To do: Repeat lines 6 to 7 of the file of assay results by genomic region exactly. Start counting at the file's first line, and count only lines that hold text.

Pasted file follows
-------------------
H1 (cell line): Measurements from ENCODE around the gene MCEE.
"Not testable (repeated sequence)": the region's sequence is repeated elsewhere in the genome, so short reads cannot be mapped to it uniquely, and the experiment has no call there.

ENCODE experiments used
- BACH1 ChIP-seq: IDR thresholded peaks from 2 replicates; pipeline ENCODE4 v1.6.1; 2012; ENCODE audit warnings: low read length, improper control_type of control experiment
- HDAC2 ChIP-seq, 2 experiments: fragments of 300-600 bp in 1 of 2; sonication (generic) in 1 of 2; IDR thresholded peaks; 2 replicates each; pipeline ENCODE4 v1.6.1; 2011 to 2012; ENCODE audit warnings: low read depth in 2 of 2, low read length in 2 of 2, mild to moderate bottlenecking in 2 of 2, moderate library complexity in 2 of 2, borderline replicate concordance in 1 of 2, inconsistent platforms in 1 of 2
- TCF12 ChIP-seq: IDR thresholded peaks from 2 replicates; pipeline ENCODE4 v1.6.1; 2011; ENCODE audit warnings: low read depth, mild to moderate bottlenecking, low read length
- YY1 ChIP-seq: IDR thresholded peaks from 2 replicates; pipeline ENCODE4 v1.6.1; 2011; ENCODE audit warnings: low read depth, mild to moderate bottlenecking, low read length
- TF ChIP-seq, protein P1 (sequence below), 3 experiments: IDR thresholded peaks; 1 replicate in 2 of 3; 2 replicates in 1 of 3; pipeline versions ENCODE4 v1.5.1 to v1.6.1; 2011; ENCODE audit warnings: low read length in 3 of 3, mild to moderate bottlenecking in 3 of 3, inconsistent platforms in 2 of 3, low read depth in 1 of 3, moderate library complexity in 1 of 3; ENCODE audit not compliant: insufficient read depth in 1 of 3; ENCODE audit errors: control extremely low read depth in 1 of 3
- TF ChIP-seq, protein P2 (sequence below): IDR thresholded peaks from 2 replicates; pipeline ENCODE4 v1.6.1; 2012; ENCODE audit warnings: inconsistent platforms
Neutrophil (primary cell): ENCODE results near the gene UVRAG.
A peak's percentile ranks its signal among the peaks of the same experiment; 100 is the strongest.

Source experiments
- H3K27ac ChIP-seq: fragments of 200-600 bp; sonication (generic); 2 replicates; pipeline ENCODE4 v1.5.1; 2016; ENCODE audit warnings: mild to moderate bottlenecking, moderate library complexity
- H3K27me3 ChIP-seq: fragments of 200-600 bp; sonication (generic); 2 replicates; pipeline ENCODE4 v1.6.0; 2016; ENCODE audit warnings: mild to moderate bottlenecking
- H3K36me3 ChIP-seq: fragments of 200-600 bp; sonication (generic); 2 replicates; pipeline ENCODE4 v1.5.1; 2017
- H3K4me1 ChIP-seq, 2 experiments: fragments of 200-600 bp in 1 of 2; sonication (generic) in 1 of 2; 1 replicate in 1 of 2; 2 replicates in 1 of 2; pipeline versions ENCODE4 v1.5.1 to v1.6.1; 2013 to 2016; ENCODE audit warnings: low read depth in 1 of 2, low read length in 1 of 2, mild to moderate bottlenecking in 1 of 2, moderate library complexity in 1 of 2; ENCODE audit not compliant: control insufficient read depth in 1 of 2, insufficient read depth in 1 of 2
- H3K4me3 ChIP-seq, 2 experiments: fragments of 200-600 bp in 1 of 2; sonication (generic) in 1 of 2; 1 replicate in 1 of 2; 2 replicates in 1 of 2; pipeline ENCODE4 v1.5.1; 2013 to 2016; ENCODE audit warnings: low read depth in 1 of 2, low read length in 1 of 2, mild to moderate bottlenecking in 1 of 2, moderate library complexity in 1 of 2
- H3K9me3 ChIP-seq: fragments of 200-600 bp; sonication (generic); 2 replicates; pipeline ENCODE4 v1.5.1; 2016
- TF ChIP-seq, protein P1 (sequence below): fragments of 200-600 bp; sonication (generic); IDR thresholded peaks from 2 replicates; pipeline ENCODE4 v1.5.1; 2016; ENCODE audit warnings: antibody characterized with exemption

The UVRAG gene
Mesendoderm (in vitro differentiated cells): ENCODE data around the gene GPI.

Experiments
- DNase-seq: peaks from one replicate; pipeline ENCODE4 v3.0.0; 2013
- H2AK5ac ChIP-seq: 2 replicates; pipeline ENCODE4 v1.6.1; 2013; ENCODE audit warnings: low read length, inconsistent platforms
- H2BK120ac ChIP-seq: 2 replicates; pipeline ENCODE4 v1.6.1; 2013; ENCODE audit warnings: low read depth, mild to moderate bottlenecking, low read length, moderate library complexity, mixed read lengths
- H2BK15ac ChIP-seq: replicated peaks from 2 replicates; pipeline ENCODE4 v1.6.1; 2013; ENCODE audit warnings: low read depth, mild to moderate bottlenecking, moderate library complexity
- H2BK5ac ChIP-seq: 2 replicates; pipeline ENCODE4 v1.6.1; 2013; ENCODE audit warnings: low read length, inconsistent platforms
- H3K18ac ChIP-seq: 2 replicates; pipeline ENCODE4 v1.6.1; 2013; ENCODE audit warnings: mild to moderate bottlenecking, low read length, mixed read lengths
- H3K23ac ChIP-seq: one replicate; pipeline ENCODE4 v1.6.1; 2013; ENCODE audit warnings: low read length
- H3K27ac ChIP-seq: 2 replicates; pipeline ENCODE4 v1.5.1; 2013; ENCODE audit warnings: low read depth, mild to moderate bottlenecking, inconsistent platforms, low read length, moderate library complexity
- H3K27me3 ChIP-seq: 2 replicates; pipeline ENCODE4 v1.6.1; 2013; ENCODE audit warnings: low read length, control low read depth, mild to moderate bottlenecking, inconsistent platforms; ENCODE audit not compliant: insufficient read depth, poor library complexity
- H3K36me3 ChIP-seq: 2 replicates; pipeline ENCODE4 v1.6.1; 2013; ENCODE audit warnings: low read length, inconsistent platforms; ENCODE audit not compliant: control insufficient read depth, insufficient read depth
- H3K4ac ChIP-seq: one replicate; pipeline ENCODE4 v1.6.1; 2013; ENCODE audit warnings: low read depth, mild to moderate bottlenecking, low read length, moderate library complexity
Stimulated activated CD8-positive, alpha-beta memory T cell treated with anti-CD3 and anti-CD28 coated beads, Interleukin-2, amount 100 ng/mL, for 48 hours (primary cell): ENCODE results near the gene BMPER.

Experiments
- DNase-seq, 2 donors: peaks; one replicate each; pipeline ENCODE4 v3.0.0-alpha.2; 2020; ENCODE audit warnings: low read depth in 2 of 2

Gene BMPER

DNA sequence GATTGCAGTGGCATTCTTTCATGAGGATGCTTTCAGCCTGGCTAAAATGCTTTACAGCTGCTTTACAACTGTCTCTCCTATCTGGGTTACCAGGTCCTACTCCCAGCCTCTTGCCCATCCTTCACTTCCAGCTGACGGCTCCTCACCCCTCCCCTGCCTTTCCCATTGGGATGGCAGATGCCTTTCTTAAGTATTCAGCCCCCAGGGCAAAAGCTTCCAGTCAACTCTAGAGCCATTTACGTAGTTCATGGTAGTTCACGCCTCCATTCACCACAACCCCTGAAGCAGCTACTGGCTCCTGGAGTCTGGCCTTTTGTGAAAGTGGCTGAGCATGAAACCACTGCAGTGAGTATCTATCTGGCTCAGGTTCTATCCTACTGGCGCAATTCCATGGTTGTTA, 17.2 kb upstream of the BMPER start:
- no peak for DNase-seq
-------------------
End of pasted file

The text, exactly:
- TCF12 ChIP-seq: IDR thresholded peaks from 2 replicates; pipeline ENCODE4 v1.6.1; 2011; ENCODE audit warnings: low read depth, mild to moderate bottlenecking, low read length
- YY1 ChIP-seq: IDR thresholded peaks from 2 replicates; pipeline ENCODE4 v1.6.1; 2011; ENCODE audit warnings: low read depth, mild to moderate bottlenecking, low read length